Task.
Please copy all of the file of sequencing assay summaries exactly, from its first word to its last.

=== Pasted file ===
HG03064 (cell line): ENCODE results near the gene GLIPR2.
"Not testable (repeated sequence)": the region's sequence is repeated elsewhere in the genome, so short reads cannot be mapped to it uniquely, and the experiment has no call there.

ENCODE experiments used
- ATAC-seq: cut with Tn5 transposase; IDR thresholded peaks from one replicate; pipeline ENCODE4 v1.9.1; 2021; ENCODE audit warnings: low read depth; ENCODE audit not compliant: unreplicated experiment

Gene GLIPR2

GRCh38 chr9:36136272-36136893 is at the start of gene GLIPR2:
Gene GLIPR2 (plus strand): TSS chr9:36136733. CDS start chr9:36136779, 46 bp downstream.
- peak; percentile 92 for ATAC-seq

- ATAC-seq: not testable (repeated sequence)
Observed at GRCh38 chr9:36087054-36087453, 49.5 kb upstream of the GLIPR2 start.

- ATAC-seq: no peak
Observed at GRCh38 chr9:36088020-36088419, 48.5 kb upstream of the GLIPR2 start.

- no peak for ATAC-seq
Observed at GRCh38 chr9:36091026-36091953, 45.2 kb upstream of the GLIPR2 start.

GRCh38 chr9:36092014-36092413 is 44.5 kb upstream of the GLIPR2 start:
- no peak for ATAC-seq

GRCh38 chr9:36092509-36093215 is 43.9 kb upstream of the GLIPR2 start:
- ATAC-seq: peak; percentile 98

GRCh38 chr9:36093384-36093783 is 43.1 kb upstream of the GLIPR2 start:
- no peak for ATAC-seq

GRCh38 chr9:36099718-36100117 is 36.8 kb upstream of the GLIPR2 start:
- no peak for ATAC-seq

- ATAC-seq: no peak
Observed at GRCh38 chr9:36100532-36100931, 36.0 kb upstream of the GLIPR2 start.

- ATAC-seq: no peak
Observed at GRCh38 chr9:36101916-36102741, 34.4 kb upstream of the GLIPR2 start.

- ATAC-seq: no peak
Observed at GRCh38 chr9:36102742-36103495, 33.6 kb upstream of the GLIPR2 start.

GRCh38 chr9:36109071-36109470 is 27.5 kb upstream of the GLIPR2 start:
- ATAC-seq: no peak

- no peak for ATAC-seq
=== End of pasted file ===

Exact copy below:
HG03064 (cell line): ENCODE results near the gene GLIPR2.
"Not testable (repeated sequence)": the region's sequence is repeated elsewhere in the genome, so short reads cannot be mapped to it uniquely, and the experiment has no call there.

ENCODE experiments used
- ATAC-seq: cut with Tn5 transposase; IDR thresholded peaks from one replicate; pipeline ENCODE4 v1.9.1; 2021; ENCODE audit warnings: low read depth; ENCODE audit not compliant: unreplicated experiment

Gene GLIPR2

GRCh38 chr9:36136272-36136893 is at the start of gene GLIPR2:
Gene GLIPR2 (plus strand): TSS chr9:36136733. CDS start chr9:36136779, 46 bp downstream.
- peak; percentile 92 for ATAC-seq

- ATAC-seq: not testable (repeated sequence)
Observed at GRCh38 chr9:36087054-36087453, 49.5 kb upstream of the GLIPR2 start.

- ATAC-seq: no peak
Observed at GRCh38 chr9:36088020-36088419, 48.5 kb upstream of the GLIPR2 start.

- no peak for ATAC-seq
Observed at GRCh38 chr9:36091026-36091953, 45.2 kb upstream of the GLIPR2 start.

GRCh38 chr9:36092014-36092413 is 44.5 kb upstream of the GLIPR2 start:
- no peak for ATAC-seq

GRCh38 chr9:36092509-36093215 is 43.9 kb upstream of the GLIPR2 start:
- ATAC-seq: peak; percentile 98

GRCh38 chr9:36093384-36093783 is 43.1 kb upstream of the GLIPR2 start:
- no peak for ATAC-seq

GRCh38 chr9:36099718-36100117 is 36.8 kb upstream of the GLIPR2 start:
- no peak for ATAC-seq

- ATAC-seq: no peak
Observed at GRCh38 chr9:36100532-36100931, 36.0 kb upstream of the GLIPR2 start.

- ATAC-seq: no peak
Observed at GRCh38 chr9:36101916-36102741, 34.4 kb upstream of the GLIPR2 start.

- ATAC-seq: no peak
Observed at GRCh38 chr9:36102742-36103495, 33.6 kb upstream of the GLIPR2 start.

GRCh38 chr9:36109071-36109470 is 27.5 kb upstream of the GLIPR2 start:
- ATAC-seq: no peak

- no peak for ATAC-seq